The Story Behind this Blog

Being from the South, Silver is a very big part of my life. It doesn't have anything to do with wealth. Although those with more money - old money, tend to have more of it. New money tend not to spend their money on Silver. They do not have the appreciation for the warmth of the metal, the beauty of the patina, the story it tells of the generations past who have used it. A true southern girl comes of age when she chooses her silver pattern, long before she chooses her mate. If she is smart, she chooses that of her mother, grandmother, or favorite great aunt who in their benevolence will pass their silver on to her. It is the pieces in those sets, the pieces on our tables, along with the pieces we find in the corners of the displays in antique stores that prompted me to start this blog. They are beautiful, they are odd, but what are they, and what in the hell do you do with them?

Friday, January 24, 2014

Majestic by Reed and Barton

Austin F. Jackson designed the Majestic pattern for Reed and Barton and it was introduced in 1894.  Jackson also designed the La Marquise pattern for Reed and Barton. Majestic has stately lines with embellishments resembling leaves wrapped around the edge of the terminal and simple lines down the stem. Yet, the fret work within the pieces such as the Tomato Server, Fish Serving Knife, and Cake Serving Fork as seen here show a certain grace.  There is beauty in the simplicity of the stem and elegance in the bowls and tines. Unlike the newer patterns, this is an example of quiet class. 

Tomato Server
Tomato Server, Solid Piece

Large Fish Serving Knife

Large Solid Fish Serving Knife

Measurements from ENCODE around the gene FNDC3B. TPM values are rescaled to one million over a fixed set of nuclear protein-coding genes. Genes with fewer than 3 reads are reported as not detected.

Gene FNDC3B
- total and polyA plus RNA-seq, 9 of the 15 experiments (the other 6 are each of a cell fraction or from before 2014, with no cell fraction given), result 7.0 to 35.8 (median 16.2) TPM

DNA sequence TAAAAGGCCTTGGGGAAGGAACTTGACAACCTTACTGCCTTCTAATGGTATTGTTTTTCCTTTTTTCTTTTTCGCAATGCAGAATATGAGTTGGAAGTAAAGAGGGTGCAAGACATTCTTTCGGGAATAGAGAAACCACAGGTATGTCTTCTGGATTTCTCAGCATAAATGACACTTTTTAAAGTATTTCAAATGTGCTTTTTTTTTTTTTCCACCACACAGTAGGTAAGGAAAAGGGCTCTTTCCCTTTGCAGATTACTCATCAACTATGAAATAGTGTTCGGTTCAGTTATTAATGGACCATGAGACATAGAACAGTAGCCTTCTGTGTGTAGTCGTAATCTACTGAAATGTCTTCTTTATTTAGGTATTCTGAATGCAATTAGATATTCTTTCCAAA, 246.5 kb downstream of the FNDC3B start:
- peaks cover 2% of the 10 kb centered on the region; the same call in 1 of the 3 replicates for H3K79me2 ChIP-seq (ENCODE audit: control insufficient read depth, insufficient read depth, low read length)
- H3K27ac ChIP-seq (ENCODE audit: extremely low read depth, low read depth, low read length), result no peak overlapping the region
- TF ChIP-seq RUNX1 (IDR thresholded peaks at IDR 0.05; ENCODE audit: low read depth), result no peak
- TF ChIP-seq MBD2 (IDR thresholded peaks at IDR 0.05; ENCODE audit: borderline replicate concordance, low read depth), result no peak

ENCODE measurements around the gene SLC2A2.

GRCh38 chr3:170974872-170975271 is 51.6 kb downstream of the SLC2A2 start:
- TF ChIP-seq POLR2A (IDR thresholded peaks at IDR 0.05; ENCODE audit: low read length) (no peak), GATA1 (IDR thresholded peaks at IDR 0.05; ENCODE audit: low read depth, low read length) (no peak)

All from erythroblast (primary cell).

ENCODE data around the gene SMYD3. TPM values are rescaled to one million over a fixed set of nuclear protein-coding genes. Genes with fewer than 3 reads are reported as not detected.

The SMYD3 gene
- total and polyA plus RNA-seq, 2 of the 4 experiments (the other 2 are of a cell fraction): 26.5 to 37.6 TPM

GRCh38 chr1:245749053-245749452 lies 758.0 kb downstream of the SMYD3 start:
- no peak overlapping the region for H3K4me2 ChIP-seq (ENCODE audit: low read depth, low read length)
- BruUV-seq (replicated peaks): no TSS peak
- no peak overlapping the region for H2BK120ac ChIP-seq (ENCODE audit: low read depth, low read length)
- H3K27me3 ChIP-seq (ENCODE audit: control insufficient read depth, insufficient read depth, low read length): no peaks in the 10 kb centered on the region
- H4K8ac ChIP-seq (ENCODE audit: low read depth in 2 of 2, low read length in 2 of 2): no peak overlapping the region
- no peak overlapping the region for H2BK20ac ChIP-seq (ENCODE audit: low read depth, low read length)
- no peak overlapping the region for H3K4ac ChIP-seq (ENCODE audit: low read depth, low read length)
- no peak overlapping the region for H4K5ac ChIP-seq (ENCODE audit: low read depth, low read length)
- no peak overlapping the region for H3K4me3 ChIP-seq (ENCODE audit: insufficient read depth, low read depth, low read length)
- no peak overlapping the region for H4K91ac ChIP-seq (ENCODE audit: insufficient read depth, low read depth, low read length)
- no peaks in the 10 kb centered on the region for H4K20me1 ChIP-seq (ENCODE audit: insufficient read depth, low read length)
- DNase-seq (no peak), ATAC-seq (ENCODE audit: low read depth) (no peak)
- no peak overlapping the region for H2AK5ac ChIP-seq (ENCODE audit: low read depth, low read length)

Dinner Fork
Cake Serving Fork
Cake Serving Fork

Wednesday, January 22, 2014

Cromwell by Durgin

Durgin introduced Cromwell in 1893. For a pattern over 120 years old, it has aged well. The lovely design of scroll work around the terminal and edge of the stem make for a stately yet elegant pattern.

Pap Spoon  (6 inches)

Individual Pap/fruit Spoon

Large Lettuce Serving Fork  (9 1/8 inches)
Large Lettuce Serving Fork

Large Chocolate Spoon (5 1/2 inches)
Large Chocolate Spoon

Oyster Fork  (5  5/8 inches)
Oyster Fork

Monday, January 20, 2014

George III by Frank Whiting

John W. Maillot designed George III for Frank Whiting in 1891. A stately pattern befitting it's name, the pattern has strong lines. The terminal in edged by furled leaves with a scalloped shell on the tip. A unique feature I like is the offset treatment at the top of the stem that catches one's eye at second glance. In lieu of the standard balanced symmetry of elements, Maillot offers a subtle surprise. The flair embellishment on the shoulder of the serving pieces and the spreader (shown here), as well as a continuation of the furled leaf treatment completes the design.

Large Sugar Sifter
Large Sugar Sifter

Flat Handle Butter Spreader
Flat Handle Butter Spreader

Small Chipped Beef Fork

Small Chipped Beef Fork

Olive Fork
Olive Fork